Organizers are billing this event as “The Alternative Hugo Black Lecture”, in contestation of the University’s choice to invite Israeli Supreme Court Justice Aharon Barak, a figure accused of normalizing torture, occupation, and apartheid in Palestine, to give the annual Hugo Black Lecture in the Memorial Chapel. Antonin Scalia, who spoke for the Hugo Black Lecture in spring 2012, drew intense protest for his reactionary judicial record.
Ross Levin ’15 with the details:
We are experiencing the end of an historical cycle, not just another crisis. All over the world, people are taking initiatives reclaiming the control of their lives and challenging the political system and dominant paradigms. What is the nature of these initiatives? How can we move past the logic of a neoliberal project of development to collectively reach that which lies beyond?
Date: TOMORROW – Tuesday, October 8, 2013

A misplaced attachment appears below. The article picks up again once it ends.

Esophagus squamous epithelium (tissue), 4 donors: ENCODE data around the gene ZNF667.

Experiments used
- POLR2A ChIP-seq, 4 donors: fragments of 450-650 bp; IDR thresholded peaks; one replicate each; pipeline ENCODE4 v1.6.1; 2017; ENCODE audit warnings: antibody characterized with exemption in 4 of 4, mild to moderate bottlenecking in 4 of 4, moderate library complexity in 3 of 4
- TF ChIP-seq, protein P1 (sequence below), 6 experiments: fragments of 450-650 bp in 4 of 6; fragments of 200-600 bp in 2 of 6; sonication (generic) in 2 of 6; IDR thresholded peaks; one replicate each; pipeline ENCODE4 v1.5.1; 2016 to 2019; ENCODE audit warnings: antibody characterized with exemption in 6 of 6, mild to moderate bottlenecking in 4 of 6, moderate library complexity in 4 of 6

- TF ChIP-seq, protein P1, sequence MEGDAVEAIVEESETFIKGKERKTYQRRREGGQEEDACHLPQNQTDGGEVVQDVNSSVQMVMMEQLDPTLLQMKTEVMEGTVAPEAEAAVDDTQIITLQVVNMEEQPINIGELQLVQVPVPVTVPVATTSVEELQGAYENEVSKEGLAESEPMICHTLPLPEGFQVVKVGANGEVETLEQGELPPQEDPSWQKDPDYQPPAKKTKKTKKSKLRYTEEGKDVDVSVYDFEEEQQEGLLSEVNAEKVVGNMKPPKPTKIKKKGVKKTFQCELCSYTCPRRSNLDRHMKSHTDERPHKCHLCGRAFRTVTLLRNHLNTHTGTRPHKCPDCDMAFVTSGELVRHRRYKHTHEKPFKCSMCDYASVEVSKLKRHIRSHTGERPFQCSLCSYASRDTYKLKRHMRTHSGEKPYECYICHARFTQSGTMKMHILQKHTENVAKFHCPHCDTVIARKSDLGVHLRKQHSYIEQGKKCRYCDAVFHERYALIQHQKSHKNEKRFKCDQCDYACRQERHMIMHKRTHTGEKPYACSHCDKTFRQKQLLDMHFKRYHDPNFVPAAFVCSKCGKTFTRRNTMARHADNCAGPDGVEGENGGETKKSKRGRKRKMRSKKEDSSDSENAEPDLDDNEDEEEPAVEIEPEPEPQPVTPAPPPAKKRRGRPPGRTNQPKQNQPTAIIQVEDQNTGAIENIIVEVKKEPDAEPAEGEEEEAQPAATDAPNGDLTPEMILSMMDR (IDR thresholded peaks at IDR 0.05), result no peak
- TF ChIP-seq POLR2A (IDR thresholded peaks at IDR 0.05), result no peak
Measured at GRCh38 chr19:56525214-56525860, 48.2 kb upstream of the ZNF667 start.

Place: Allbritton 311 (top floor)
Alex Ray ’13 is sending a Wesleying post, to me!
Peter Struck, Associate Professor of Classics at the University of Pennsylvania, is giving a lecture, to you!
Date: Thursday, April 25
Time: 4:15 p.m.
Place: Downey House, Room 113
Hazal Muhtar ’14 and Edgar Pliaskis ’14 bring you an event that sounds like Wes Thinks Big on roids:
As a valuable member of Wesleyan community, you are cordially invited to the 1st annual TedxWes conference at Wesleyan University between 7-9 February, 2013. The main purpose of this conference is to provide an intellectual learning experience in an innovative atmosphere for a period of three days which will involve numerous talks given by the Wesleyan faculty.
Date: Thursday, February 7th through Saturday, February 9th
Time: See schedule above
For those interested in philosophy of science, philosophy of medicine, history of science, epistemology, gender and science and biomedical ethics, here is a fascinating event from the SiSP Department featuring Miriam Solomon.
Ms. Solomon is currently writing a book on evidence-based medicine, medical consensus conferences, narrative medicine and translational medicine, titled Beyond the Art and Science of Medicine. She is the author of Social Empiricism (MIT Press, 2001), and has published extensively in epistemology, philosophy of science, philosophy of medicine and biomedical ethics.
- When: Thursday, February 2, 4:15 P.M.
- Where: Allbritton 311
- Cost: FREE
- Flyer: click here